Wow...what a cool web site...I was surfing the net today (oops instead of working),...and I came across this sight, in my search for Ken Griffin. I was a big fan in 1964...Ken was working at WPOP at the time...we were like 13 or 14 years old...On John Lennons birthday Oct 9th 1964 we walked all the way down to WPOP in Newington to bring a cake to Ken, saying happy Birthday John...think I still have that picture...and every Saturday we would bring him toll house cookies..and brownies..cuz he once mentioned on the air he liked them..the poor guy..probably hates brownies and cookies today... Your interview with him was interesting...at one time in 1982, when ken was working in Farmington Ct, I went to see him..with my 3 1/2 inch tape recordings of his show....like the groupie that I was, I use to sit in my room and tape his show....my friends and i would talk about him cuz we all had this mad crush on him...I met Joey Reynolds also, when he left WPOP ..then sometime later went to WDRC...was it there he played IN THE MIDNIGHT, IN THE MIDNIGHT, IN THE MIDNIGHT...and got fired???? Art Wander also, a few years after he left WPOP, I think it was 1969, and I went to Boston to meet him, and have lunch, and that year he sent me a postcard of his children and himself...but then I lost track of him.....is he still around? Well I could go on and on...today I still LOVE music, even have an oldies album Color me Blue or something, recorded at WDRC...and refuse to give up my turntable.. ....I guess I have never grown up ...ha...cuz today I listen to Gary Craig, and some of his skits, remind me of the Ken Griffn days, with the Phats, and Rocky voices etc....oh well..I did E Mail Ken today, will have to see if he sends back a reply....well thanks for letting me walk down Memory Lane..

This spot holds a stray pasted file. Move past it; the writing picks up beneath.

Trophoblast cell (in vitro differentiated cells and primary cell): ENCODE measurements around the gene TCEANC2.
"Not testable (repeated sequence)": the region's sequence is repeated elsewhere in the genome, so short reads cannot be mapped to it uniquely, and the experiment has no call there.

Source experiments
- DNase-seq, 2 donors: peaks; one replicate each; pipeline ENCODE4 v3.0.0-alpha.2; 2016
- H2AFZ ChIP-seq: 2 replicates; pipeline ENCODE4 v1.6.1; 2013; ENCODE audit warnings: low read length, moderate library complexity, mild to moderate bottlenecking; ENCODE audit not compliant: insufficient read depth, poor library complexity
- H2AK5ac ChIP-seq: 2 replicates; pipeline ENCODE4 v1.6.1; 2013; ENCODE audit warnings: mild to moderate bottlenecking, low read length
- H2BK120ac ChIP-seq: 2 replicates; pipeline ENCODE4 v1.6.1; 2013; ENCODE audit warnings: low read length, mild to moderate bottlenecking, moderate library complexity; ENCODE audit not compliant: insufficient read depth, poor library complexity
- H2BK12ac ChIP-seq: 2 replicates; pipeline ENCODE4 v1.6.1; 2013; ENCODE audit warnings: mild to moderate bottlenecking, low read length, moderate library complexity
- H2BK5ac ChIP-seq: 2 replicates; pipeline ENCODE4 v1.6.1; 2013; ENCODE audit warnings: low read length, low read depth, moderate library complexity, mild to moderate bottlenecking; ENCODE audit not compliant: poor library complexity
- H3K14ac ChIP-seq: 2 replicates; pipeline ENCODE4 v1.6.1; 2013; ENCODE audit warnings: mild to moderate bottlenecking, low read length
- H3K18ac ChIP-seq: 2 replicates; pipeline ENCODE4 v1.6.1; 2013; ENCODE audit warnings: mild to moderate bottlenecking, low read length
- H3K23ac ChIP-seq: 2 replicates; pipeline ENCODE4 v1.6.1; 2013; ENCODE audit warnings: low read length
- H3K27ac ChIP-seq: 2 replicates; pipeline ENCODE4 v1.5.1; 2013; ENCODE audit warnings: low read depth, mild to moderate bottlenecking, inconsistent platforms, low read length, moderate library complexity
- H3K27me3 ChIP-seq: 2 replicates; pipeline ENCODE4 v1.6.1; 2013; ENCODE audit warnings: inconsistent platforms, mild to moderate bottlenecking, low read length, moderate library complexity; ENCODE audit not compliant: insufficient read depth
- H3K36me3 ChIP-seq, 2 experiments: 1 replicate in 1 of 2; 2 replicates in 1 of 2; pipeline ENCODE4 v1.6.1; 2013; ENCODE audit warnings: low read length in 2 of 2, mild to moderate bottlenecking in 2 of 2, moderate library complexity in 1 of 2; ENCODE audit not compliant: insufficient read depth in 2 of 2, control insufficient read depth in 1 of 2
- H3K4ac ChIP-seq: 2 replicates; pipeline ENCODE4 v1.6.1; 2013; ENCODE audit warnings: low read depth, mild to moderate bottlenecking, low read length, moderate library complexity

Pam Civiello (e-mail)


Wednesday, July 11, 2001, via snail mail

Well you did it. Hooked me with the letter, now I'm writing your e-mail.

It's been a great life. WPOP was definitely a part of that. Only a year, but what a year. You mentioned Nashville and WSM, it also included a co-hosting role on TNN with Jim Ed Brown and "You Can be A Star," plus a couple of years as co-host of TNN's "Road Test Magazine" with Big Daddy Don Garlits.

You mentioned the movie "A Thing Called Love," but it started with "Ernest Goes to Camp," several "Heat of the Night" episodes and the last of 46 TV/Movies is with Cuba Gooding and Skeet Ulrich in "Chill Factor." Last five minutes, in the tunnel, you'll love the credit - Larry Black, Fat Man in the Tunnel.

Thirty six years of marriage, 3 sons, 3 daughters-in-law, 5 grand kids, we split our time between Nashville and Red Lodge, Montana.

In '97 I stumbled into starting a company that produces Country's Family Reunion. That in turn led to several Reunion style shows including Stock Car Legends, Bluegrass and 50's and 60's Rock and Roll.

PBS has currently been airing Rock and Roll Graffiti as a membership program.

In August we will produce an 8 volume video series on the Opry.

Larry Black (e-mail)


Sunday, July 1, 2001, 7:45:04PM

I didn't see any mention of Joey's theme song to the tune of "Wild Weekend".

"Joey Reynold's show On pop radio Top tunes, the news and weather Where Connecticut gets together Right here On pop radio"

Would love to get a copy of it or at least hear it on your site.

"Tarantula" was the song he used for the Royal Order of The Night People ceremony. Any chance that might make it to the site? I may have a copy of it somewhere in my house.

Paul H. Glotzer (e-mail)


Friday, June 8, 2001, 8:44:24AM

Hi Ed --

Bob Paiva e-mailed me to hip me to your delightful site. Damn, if you haven't made a career of old radio shows, eh? And you're quite a webmaster as well.

I'm semi-retired in Pt. Charlotte, FL, however doing a weekly 2-hour Auction Radio show at WKII, Punta Gorda, #1 in the whole state. Surprise.

Come on down sometime. Be my guest. Keep in touch. Best regards,

Ken Griffin (e-mail)


Tuesday, June 5, 2001, 11:10:28AM